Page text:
Invasive Species Compendium

Detailed coverage of invasive species threatening livelihoods and the environment worldwide

Abstract

Invasive red swamp crayfish (Procambarus clarkii) and native noble crayfish (Astacus astacus) similarly reduce oligochaetes, epipelic algae, and meiofauna biomass: a microcosm study.

Abstract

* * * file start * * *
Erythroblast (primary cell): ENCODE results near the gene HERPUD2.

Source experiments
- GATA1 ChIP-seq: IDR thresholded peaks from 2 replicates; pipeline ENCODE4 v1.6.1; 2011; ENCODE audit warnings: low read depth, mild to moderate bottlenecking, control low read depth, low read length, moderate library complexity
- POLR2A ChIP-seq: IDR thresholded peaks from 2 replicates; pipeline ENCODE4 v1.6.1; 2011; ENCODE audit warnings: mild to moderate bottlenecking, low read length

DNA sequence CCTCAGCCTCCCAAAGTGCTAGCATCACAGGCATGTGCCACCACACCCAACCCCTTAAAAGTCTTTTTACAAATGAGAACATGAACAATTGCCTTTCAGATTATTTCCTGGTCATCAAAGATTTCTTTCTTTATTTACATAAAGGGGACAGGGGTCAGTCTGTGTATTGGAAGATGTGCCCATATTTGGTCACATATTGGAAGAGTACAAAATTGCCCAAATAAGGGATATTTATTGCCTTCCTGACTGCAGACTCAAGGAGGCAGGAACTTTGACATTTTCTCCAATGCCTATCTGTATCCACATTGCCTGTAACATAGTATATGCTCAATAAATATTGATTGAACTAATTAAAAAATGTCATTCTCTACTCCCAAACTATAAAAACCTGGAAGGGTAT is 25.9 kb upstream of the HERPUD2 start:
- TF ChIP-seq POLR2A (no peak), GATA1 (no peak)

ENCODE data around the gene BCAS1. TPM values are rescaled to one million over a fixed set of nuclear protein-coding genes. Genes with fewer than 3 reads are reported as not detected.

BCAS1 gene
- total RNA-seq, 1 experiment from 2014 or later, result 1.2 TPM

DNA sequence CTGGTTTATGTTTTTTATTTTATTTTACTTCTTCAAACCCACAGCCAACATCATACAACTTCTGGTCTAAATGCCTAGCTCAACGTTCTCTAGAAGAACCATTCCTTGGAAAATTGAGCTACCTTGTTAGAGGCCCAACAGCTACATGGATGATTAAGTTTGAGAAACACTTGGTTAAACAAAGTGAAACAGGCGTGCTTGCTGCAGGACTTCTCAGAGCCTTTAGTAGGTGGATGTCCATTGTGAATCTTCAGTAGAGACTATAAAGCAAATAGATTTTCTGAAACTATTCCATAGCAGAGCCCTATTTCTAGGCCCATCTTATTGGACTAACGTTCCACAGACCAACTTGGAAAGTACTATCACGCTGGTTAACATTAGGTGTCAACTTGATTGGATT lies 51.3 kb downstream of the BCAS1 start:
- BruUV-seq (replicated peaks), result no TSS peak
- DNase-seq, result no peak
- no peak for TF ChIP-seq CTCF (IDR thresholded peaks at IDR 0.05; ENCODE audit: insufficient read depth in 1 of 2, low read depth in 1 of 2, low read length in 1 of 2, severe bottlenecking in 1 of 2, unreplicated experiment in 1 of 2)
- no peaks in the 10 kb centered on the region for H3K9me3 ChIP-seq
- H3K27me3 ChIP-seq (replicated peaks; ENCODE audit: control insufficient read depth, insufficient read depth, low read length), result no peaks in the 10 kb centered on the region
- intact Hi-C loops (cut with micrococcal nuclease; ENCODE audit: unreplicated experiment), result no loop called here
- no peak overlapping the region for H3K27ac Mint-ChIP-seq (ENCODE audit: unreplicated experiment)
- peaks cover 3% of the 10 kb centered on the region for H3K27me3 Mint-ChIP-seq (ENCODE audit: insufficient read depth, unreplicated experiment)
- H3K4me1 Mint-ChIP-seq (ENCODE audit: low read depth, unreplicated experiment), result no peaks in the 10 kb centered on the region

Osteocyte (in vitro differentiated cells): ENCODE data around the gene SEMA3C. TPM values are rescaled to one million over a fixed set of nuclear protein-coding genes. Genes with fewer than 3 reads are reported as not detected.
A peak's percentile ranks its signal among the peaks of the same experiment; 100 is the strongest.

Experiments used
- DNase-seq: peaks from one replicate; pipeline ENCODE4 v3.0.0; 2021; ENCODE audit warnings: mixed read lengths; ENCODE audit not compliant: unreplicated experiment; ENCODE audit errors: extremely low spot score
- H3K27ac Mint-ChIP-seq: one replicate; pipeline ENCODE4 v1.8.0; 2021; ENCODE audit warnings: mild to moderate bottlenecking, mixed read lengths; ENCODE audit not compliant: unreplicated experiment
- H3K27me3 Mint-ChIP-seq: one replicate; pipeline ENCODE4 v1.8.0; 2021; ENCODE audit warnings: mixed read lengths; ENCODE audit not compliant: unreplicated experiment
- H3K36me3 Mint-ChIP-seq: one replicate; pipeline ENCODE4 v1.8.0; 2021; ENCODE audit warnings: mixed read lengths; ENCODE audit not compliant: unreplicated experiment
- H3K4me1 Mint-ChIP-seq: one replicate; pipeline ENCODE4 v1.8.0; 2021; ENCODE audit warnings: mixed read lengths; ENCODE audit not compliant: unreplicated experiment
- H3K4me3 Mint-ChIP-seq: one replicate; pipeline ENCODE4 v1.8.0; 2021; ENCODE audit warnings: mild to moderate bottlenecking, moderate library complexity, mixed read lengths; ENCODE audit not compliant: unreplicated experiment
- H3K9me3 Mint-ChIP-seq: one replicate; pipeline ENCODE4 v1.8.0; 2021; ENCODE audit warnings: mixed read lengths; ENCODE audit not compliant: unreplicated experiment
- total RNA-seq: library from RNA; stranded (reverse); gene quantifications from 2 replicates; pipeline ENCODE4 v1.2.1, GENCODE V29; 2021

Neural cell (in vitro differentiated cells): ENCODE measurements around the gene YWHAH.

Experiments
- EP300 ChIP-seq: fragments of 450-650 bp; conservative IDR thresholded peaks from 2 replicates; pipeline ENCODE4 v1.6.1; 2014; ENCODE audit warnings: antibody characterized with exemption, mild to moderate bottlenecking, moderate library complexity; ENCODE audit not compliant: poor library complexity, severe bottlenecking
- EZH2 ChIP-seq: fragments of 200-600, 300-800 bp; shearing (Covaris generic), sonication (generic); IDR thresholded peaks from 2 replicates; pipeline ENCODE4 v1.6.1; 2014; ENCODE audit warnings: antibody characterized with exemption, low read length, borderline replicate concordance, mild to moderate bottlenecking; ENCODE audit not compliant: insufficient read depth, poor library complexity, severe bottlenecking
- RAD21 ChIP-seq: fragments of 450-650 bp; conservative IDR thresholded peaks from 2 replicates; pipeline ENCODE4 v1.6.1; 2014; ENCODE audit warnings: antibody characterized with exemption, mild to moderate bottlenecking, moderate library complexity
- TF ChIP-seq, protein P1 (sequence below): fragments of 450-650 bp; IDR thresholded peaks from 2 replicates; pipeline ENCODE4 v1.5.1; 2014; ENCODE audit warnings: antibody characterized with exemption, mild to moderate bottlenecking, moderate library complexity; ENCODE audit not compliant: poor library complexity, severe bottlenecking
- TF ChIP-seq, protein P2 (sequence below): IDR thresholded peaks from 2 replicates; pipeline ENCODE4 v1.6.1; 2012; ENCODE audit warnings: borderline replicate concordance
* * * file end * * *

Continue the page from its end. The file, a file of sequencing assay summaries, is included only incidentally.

Human activities have led to the decline of native crayfish and promoted dispersion of invasive species in European freshwater ecosystems. Crayfish are well-known predators of benthic macroinvertebrates, but benthic communities in aquatic ecosystems also include an abundant and functionally important meiofaunal component. For these organisms, the effects of invasive and native crayfish species are poorly understood. In this study, the effects of predation by the invasive red swamp crayfish (Procambarus clarkii) and the native noble crayfish (Astacus astacus) on the density, biomass, and secondary production of meiofaunal assemblages were compared in a model ecosystem experiment. Both crayfish species reduced the overall density of oligochaetes; the biomasses of total meiofauna, oligochaetes, and microcrustaceans; and secondary production by total meiofauna and oligochaetes. Nematodes and rotifers were unaffected by either crayfish species. An analysis of the gut contents of P. clarkii and A. astacus indicated a high degree of omnivory, including the frequent consumption of meiofaunal organisms. Thus, at least for these 2 species, the effects of an invasive vs a native crayfish on meiofaunal assemblages, including their structure, did not differ markedly.